EDGE is getting into deep…and shallow waters this Christmas!
Today, ZSL’s EDGE of Existence programme releases their first list of Evolutionarily Distinct and Globally Endangered (EDGE) Chondrichthyes, the EDGE Sharks and Rays list, launching a new era of targeted conservation action for these remarkable species.
The sharks, rays and chimeras (cartilaginous fish within the Class Chondrichthyes) are one of the oldest groups of species that have inhabited the planet. Many members of this group swam in the ocean while dinosaurs roamed the Earth. Some of the modern sharks, rays and chimeras on the EDGE list represent particularly large amounts of unique evolutionary history; many have unusual and striking morphology, behaviours and genetic make-up.
Sadly, this wealth of uniqueness is highly threatened by unsustainable fisheries, as well as by the degradation of marine ecosystems – particularly coastal areas. Many of these species’ populations are declining at an alarming pace, with the most evolutionarily distinct shark and ray species also tending to be the most threatened ones. This highlights the urgency of implementing conservation actions to improve the status of these irreplaceable species.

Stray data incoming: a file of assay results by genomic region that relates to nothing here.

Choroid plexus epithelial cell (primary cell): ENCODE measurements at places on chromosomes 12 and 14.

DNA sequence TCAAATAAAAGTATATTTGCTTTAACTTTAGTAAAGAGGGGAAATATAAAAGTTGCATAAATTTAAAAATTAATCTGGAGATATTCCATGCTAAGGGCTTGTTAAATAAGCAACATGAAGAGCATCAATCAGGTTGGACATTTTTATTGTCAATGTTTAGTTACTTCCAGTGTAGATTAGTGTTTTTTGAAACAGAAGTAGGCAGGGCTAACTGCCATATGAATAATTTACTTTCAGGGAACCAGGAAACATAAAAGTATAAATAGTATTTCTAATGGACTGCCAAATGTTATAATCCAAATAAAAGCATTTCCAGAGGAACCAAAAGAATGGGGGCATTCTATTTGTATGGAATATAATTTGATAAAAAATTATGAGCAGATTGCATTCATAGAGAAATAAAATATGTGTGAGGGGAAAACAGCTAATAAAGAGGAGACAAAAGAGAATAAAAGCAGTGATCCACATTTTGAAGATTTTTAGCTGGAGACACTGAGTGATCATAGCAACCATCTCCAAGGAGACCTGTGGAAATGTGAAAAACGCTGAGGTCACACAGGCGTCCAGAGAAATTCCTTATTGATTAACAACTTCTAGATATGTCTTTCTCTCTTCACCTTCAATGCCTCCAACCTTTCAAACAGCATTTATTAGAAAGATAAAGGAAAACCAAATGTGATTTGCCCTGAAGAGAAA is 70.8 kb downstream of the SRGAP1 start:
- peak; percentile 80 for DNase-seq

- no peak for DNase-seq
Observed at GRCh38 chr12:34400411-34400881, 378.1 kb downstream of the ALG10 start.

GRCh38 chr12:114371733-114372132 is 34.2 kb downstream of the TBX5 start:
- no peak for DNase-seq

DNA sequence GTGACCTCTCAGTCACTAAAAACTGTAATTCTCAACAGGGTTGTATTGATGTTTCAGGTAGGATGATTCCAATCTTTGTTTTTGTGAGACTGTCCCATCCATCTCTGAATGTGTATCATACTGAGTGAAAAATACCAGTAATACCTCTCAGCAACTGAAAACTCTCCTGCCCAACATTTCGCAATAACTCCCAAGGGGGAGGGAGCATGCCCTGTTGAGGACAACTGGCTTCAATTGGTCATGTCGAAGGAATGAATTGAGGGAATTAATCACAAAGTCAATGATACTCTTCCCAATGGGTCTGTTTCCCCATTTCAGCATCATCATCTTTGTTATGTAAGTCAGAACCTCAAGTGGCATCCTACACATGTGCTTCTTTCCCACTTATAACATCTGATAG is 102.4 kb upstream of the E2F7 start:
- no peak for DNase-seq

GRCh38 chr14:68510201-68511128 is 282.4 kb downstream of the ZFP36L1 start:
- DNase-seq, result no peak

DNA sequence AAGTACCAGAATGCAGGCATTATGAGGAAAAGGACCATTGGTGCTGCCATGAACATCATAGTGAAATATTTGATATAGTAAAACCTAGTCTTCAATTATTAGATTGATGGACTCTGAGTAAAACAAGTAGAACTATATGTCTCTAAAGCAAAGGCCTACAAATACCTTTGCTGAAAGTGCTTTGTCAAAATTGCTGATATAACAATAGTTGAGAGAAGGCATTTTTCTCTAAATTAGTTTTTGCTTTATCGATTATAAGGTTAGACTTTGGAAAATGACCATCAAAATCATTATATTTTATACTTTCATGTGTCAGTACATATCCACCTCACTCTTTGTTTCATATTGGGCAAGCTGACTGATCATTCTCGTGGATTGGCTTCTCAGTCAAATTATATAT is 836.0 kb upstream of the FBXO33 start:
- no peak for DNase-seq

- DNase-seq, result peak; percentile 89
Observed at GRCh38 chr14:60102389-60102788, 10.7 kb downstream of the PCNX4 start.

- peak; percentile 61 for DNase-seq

Although conservation attention to this group has improved over the past decade, and the common negative perception of sharks and their relatives is slowly changing, many of the most Evolutionarily Distinct and Globally Endangered sharks and rays are still overlooked – until now.
From amazing sawfishes achieving 7 meters in length to the amazingly unique Angel shark, encompassing the largest of all freshwater stingrays, an endemic shark only known by three specimens caught as recent as 2006, the loved whale shark and the unjustly vilified Great White Shark, the top 50 EDGE Sharks and Rays list includes some very unique species.
And as a new year marks new beginning, 2019 will see two Fellows in Asia working for the conservation of the Largetooth Sawfish and the Pelagic Thresher shark. Browse through the Sharks and Rays webpage and learn more about all these weird and wonderful fishes.